What Should a Law Firm Data Security Policy Contain?

Misbah Jalal Siddiqui

What Should a Law Firm Data Security Policy Contain?

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Data Security Policy

Cyberattacks present a serious threat to law firms. Not only can they cost you client relationships, but they can also damage your wider reputation. And if you didn’t take reasonable steps to safeguard client information, they can leave you in violation of American Bar Association Model Rule 1.6—and sometimes State Bar requirements, too.[1]

To reduce the likelihood of hacked client data, you need to have a solid data security policy in place.


The first step in any data security policy is educating your entire staff. Why? Human error causes 90% of data breaches.[2] Helping your team understand what a sophisticated phishing email looks like can have a huge impact down the line.

Especially if you have staff working remotely, it’s important to educate everyone on necessary security precautions, such as:

  • Using a secure WiFi network or VPN
  • Backing up data with a trusted cloud storage company
  • Understanding how to decide if a website or app isn’t trustworthy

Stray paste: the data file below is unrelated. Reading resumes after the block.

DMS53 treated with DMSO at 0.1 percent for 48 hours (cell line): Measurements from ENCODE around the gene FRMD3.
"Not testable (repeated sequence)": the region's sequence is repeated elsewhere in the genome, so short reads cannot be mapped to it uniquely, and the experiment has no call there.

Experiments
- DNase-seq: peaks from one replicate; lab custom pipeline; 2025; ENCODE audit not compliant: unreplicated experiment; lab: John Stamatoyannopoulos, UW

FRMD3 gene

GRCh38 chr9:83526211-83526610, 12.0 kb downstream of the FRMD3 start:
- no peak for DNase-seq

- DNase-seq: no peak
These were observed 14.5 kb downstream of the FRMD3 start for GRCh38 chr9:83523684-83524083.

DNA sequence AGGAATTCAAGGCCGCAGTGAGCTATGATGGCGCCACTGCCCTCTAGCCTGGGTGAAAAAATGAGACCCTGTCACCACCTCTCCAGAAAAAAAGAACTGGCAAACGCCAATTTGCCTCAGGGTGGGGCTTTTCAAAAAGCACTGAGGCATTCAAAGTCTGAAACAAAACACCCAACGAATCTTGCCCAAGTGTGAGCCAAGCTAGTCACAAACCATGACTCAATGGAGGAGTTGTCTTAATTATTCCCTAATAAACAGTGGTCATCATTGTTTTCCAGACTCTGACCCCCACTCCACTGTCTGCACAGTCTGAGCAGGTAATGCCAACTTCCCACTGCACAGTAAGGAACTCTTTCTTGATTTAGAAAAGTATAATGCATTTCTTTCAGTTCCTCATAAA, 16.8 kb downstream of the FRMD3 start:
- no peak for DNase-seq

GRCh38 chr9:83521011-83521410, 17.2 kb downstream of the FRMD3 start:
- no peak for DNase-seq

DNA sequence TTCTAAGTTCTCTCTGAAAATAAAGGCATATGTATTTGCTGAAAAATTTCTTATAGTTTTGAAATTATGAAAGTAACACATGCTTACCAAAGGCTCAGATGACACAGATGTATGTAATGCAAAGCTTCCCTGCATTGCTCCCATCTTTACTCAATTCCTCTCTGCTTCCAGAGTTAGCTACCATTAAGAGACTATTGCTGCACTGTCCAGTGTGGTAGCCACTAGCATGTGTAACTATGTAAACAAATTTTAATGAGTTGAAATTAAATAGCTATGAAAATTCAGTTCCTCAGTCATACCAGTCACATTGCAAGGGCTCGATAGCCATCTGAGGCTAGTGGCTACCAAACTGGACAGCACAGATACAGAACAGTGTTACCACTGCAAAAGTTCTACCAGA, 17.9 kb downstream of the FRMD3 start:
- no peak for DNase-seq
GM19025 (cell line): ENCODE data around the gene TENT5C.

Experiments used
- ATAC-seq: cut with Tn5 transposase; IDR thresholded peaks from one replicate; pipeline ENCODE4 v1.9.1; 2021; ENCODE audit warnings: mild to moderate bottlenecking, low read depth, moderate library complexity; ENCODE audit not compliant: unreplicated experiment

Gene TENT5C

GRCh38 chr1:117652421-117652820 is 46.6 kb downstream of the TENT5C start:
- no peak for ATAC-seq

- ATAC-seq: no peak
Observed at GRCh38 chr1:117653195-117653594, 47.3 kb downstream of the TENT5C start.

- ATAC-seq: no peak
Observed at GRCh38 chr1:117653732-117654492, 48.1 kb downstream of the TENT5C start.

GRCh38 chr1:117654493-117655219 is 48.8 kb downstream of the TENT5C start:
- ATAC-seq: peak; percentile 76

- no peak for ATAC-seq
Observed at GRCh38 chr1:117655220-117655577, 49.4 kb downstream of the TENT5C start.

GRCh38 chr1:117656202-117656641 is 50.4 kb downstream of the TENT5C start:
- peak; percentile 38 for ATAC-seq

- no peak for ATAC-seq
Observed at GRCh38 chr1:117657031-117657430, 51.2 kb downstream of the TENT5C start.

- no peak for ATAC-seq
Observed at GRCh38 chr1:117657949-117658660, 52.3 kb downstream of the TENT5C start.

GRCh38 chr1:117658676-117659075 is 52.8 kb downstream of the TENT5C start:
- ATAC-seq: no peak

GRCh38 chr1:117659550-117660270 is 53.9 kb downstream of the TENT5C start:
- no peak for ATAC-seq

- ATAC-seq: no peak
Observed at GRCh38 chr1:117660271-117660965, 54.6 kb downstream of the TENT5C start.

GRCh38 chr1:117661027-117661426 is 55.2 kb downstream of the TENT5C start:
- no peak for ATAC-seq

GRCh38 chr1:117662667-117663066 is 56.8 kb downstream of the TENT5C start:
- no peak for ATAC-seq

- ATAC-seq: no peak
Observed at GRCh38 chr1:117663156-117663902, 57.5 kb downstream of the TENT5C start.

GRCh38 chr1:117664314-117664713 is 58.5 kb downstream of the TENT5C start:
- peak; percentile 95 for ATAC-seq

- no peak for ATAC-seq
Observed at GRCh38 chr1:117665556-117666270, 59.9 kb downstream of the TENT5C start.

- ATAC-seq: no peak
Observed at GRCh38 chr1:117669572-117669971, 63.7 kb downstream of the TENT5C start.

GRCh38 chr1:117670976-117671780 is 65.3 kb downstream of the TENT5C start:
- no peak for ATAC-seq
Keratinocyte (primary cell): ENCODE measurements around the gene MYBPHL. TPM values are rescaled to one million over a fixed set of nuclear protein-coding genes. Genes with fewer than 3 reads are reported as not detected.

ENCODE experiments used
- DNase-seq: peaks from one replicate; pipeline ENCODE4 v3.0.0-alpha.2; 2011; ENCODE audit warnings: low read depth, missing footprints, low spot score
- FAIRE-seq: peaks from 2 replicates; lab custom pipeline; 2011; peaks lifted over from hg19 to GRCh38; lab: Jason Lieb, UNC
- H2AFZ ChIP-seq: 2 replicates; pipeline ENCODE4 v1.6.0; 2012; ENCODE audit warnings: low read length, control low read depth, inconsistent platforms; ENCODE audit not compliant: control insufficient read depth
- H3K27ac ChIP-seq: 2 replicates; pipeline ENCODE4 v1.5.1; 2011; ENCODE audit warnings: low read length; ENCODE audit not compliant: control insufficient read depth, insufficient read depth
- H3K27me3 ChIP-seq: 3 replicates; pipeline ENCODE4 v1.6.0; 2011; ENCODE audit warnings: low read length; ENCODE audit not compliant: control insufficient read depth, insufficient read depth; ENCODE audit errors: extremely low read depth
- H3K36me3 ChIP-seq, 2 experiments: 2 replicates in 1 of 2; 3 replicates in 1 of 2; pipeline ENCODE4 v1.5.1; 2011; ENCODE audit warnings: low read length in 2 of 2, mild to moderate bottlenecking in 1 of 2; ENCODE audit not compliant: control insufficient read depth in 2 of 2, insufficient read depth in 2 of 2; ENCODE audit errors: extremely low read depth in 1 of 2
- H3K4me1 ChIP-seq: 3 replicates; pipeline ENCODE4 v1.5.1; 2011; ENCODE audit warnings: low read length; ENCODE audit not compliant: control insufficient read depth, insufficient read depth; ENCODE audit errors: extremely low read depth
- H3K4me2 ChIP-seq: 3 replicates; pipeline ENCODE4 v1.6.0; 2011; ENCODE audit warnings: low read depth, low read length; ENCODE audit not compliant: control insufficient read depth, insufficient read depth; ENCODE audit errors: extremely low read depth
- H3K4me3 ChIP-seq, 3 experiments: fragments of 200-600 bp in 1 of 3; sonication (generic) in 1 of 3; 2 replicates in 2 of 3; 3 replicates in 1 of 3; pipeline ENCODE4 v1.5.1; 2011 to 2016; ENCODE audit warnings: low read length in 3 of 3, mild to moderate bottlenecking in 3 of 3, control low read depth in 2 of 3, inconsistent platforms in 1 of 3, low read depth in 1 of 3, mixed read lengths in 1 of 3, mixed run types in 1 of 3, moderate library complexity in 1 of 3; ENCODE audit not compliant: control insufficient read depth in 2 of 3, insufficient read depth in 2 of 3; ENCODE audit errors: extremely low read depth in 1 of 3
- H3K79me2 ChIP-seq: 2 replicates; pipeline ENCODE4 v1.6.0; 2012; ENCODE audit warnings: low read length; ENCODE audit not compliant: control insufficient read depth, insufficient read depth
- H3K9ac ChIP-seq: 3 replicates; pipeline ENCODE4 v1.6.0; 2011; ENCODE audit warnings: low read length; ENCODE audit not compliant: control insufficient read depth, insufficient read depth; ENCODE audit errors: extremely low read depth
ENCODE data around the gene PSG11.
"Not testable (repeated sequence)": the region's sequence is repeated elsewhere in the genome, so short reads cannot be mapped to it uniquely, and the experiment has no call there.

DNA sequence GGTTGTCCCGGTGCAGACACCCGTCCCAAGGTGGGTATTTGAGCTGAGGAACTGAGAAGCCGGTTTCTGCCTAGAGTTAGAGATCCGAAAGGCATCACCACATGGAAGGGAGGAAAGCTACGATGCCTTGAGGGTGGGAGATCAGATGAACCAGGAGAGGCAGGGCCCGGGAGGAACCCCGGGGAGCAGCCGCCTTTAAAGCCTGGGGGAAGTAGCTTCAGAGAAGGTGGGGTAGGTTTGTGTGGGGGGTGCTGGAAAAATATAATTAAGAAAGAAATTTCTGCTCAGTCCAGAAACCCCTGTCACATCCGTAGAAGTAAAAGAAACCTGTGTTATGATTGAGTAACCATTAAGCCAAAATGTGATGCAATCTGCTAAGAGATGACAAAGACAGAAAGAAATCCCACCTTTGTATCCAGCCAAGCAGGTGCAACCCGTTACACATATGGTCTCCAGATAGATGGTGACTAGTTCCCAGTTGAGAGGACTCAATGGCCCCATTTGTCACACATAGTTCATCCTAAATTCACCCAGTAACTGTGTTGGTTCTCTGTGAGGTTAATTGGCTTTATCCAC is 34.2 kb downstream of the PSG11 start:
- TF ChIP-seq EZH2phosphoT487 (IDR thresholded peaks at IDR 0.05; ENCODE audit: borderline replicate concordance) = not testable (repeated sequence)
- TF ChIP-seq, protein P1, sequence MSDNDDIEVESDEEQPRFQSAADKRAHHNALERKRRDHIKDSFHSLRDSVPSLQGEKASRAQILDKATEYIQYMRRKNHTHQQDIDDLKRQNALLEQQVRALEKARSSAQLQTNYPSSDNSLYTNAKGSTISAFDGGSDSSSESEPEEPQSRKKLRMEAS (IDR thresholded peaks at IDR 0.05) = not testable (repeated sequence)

• Recognizing phishing
  • What to do if a device is lost or stolen
  • Appropriate methods for sending and receiving confidential information
  • Good password practices

Ultimately, your security is only as strong as your employee’s practices.

Encryption and solid passwords

Encrypt any devices used for work—including smartphones! Encryption converts data into code so that it can only be deciphered and read by those with an access key.

For instance, traditional email doesn’t encrypt attachments, so it’s not the best way to send a contract you’re working on for a client. Instead, use your practice management system’s secure online portal.

Likewise, make use of solid passwords or password managers and two-factor authentication.

Internal reviews and mitigation plans

Plan for routine security reviews that help monitor the effectiveness of your policy.[3] It’s easier to make an adjustment now than apologize to clients later.

And don’t forget to create a mitigation plan. People make mistakes, and in a moment of high stress, it’s helpful to have already made informed decisions about what the next steps will be and how you’ll minimize damage.

Finally, tech is always evolving, so understand that your policy will need to be updated with some regularity.


1. State Bar of CA: Lawyers Must Protect Clients’ Electronic Data
2. 90% of Data Breaches are Caused by Human Error
3. Four Steps Law Firms Should Take to Reduce Cybersecurity Risks

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